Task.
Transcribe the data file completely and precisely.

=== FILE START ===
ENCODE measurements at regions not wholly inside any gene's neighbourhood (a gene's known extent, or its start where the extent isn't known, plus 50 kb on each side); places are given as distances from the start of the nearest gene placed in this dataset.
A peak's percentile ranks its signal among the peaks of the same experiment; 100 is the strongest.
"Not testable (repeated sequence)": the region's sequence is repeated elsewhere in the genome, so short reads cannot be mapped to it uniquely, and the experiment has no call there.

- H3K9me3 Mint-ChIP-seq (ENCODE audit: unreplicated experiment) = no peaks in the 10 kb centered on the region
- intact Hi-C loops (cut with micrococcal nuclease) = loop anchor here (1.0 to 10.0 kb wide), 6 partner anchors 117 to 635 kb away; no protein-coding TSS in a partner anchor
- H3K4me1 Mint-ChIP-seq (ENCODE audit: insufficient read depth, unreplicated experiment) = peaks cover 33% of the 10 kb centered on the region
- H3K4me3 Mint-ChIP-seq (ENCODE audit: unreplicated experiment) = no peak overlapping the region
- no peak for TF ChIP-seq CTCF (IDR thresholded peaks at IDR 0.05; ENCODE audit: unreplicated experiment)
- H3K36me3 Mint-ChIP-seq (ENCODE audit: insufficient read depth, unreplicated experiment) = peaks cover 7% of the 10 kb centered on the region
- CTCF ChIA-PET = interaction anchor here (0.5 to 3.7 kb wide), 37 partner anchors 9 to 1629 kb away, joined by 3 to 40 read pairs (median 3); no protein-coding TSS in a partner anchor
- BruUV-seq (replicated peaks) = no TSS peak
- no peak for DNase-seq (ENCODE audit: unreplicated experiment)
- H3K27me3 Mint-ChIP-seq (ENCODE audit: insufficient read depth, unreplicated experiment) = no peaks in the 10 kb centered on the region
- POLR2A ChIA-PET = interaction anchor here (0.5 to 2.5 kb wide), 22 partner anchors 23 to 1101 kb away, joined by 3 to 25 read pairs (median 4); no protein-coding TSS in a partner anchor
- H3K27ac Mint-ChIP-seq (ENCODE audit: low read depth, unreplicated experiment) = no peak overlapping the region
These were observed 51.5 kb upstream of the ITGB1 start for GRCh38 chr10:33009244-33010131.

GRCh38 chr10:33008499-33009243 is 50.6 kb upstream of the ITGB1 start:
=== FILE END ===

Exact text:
ENCODE measurements at regions not wholly inside any gene's neighbourhood (a gene's known extent, or its start where the extent isn't known, plus 50 kb on each side); places are given as distances from the start of the nearest gene placed in this dataset.
A peak's percentile ranks its signal among the peaks of the same experiment; 100 is the strongest.
"Not testable (repeated sequence)": the region's sequence is repeated elsewhere in the genome, so short reads cannot be mapped to it uniquely, and the experiment has no call there.

- H3K9me3 Mint-ChIP-seq (ENCODE audit: unreplicated experiment) = no peaks in the 10 kb centered on the region
- intact Hi-C loops (cut with micrococcal nuclease) = loop anchor here (1.0 to 10.0 kb wide), 6 partner anchors 117 to 635 kb away; no protein-coding TSS in a partner anchor
- H3K4me1 Mint-ChIP-seq (ENCODE audit: insufficient read depth, unreplicated experiment) = peaks cover 33% of the 10 kb centered on the region
- H3K4me3 Mint-ChIP-seq (ENCODE audit: unreplicated experiment) = no peak overlapping the region
- no peak for TF ChIP-seq CTCF (IDR thresholded peaks at IDR 0.05; ENCODE audit: unreplicated experiment)
- H3K36me3 Mint-ChIP-seq (ENCODE audit: insufficient read depth, unreplicated experiment) = peaks cover 7% of the 10 kb centered on the region
- CTCF ChIA-PET = interaction anchor here (0.5 to 3.7 kb wide), 37 partner anchors 9 to 1629 kb away, joined by 3 to 40 read pairs (median 3); no protein-coding TSS in a partner anchor
- BruUV-seq (replicated peaks) = no TSS peak
- no peak for DNase-seq (ENCODE audit: unreplicated experiment)
- H3K27me3 Mint-ChIP-seq (ENCODE audit: insufficient read depth, unreplicated experiment) = no peaks in the 10 kb centered on the region
- POLR2A ChIA-PET = interaction anchor here (0.5 to 2.5 kb wide), 22 partner anchors 23 to 1101 kb away, joined by 3 to 25 read pairs (median 4); no protein-coding TSS in a partner anchor
- H3K27ac Mint-ChIP-seq (ENCODE audit: low read depth, unreplicated experiment) = no peak overlapping the region
These were observed 51.5 kb upstream of the ITGB1 start for GRCh38 chr10:33009244-33010131.

GRCh38 chr10:33008499-33009243 is 50.6 kb upstream of the ITGB1 start: